Big Fish Casino is a social gaming application that provides “freemium” online casino games.
Similar to many other providers, users are awarded free chips when they create their account and may obtain additional chips by winning games, via free chip replenishment, or by purchasing additional chips. Kater filed an appeal, and on March 28, 2018, the Ninth Circuit overturned Judge Pechman’s decision.
Big Fish Games was owned by Churchill Downs Incorporated, and subsequently sold to Aristocrat Leisure Limited earlier this year. Pechman, who was serving as the Chief Judge of the United States District Court for the Western District of Washington at the time, dismissed Ms. In sum, the Court held that the virtual chips constituted a “thing of value,” and therefore, Big Fish had conducted illegal gambling under Washington law. Notably, this decision contradicted the Washington State Gambling Commission’s prior publications regarding the legality of such social gaming in Washington.
In 2015, Cheryl Kater brought a purported class action alleging that she (and others similarly situated) should recover monies they spent on Big Fish Casino under Washington’s “Recovery of Money Lost at Gambling Act” (“RMLGA”) and Consumer Protection Act, as well as under a theory of unjust enrichment. The decision was based on Washington’s unusual statutory definition of “thing of value,” which reads: Wash. Accordingly, one week after the opinion was issued, the Commission issued a neutral news release noting that online social gaming sites, including Poker Stars, have made business decisions to block Washington residents.
The crux of the argument was that Big Fish conducted illegal gambling under Washington state law—and therefore, Ms. Edelson brought similar lawsuits in various jurisdictions (Maryland, Illinois, Ohio), that were ultimately dismissed. The Commission advised concerned customers to contact the operators directly, and expressed no opinion on the legality of such games in light of the recent opinion.
Kater should recover any monies she spent with Big Fish. Additionally, the Commission stated, “We are not a party to the civil court case, we did not testify in the case, and we did not order these sites to discontinue free online play for Washington residents.” Equally important, the Ninth Circuit’s decision was based on a dismissal, which requires that the reviewing court accept all allegations in the complaint as true.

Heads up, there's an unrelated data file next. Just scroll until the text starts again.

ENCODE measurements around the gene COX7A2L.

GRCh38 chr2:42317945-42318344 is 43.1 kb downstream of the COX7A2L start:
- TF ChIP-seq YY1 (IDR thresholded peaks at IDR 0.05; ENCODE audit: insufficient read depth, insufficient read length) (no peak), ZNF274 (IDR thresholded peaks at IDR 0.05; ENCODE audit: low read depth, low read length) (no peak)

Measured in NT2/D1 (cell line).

Consequently, the Ninth Circuit opinion qualifies many of their statements with the phrase “as alleged in the complaint.” The opinion also displays several confusing statements—such as “Churchill Downs’ allegation is not included in the complaint (as the parent company of Big Fish Games in 2015, Churchill Downs is the defendant), and that Ms.
Kater “must buy more chips to have ‘the privilege of playing the game’” (chips were awarded every 30 minutes for free, and also if the patron was successful in the game).
These issues may be addressed by an panel of the Ninth Circuit, or perhaps, the United States Supreme Court.
Pursuant to a recently granted extension, Churchill Downs’ deadline to file a rehearing petition is May 11, 2018.
Since the opinion was issued, four other potential class action lawsuits have been filed to date in U. District Court in Seattle and Tacoma against social gaming operators – Huuuge Games, Double Down Interactive, High 5 Games, and Playtika.
Like Big Fish, each of the named operators offer “freemium” online casino games and of the four lawsuits, three lawsuits have the same named plaintiff and law firm.